Shades of Milk and Honey by Mary Robinette Kowal
Tom Doherty Associates, 2010 (first edition); 304 pages
If you’ve read much Austen or Heyer, you’ve come across most of the plot of this book before, so I’ll leave off any detailed description of that quarter. But the similarity to other books doesn’t really detract from the entertainment value of this book.
If I had to guess, I’d say this book is set during the Regency era. It’s mostly true to historical facts, with the exception of glamour, which is magic that is used to create illusion. Glamour is used to decorate houses, to create works of art, and to generally make things appear different than how they really are. Using glamour to deceive others for one’s own benefit is frowned upon, however. Using glamour to improve one’s looks is viewed just as using makeup was in the past: deceptive and unnatural. There’s also the issue of using glamour to beautify oneself with the purpose of getting a husband; when the day comes that one cannot keep up the illusion, how will he feel to know that his beautiful wife isn’t what he thought?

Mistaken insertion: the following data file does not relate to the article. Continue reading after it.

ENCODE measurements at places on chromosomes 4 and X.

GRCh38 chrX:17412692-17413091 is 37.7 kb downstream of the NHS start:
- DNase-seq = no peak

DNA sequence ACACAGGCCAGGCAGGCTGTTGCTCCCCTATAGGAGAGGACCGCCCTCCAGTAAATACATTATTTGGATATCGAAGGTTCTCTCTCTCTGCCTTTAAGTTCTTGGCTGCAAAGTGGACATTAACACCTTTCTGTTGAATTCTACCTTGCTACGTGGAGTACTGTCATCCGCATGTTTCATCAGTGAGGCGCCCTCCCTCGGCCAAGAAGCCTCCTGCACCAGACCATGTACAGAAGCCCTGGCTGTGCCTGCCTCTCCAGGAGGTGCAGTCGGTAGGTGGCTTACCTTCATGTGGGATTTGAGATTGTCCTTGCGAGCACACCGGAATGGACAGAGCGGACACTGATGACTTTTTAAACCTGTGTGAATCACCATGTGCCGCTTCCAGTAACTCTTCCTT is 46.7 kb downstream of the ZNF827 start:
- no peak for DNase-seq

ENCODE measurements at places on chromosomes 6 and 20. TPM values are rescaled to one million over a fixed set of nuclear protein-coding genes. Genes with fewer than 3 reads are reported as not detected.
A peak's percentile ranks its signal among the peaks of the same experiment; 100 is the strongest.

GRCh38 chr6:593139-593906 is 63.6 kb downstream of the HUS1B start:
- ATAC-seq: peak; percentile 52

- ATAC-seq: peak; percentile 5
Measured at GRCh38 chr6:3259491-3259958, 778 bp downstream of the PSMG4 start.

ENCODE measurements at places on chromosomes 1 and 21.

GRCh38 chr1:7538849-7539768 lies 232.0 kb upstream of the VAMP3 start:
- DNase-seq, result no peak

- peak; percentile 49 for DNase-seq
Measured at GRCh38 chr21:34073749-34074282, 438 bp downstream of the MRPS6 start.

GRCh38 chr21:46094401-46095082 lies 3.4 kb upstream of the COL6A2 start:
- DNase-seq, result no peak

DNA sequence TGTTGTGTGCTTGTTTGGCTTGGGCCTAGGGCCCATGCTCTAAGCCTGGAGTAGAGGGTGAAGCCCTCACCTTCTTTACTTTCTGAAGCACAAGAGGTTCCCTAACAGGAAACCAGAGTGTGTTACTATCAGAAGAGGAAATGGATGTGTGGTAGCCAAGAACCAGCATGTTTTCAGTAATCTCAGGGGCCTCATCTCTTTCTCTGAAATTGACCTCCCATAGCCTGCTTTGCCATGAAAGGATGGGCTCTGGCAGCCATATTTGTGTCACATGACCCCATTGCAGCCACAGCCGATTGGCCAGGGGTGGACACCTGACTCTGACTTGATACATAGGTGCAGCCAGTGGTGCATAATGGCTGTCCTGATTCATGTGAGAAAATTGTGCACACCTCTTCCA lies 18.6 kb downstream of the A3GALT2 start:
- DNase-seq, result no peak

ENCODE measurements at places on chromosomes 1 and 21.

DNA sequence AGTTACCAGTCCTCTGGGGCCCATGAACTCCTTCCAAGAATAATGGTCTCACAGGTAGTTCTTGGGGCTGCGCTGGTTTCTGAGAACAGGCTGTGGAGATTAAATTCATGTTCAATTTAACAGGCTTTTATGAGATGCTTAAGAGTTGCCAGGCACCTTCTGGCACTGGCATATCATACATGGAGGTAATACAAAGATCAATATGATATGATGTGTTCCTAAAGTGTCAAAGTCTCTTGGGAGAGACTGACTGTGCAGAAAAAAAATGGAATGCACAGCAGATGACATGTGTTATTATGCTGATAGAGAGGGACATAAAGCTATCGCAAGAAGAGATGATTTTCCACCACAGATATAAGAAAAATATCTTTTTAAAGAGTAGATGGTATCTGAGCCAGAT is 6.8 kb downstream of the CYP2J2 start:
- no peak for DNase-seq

My only real criticism of Shades of Milk and Honey (besides the fact that I have no idea what the title means), is that the ending covers too much ground too quickly and then ends abruptly. It really doesn’t fit with the graceful flow of the rest of the novel.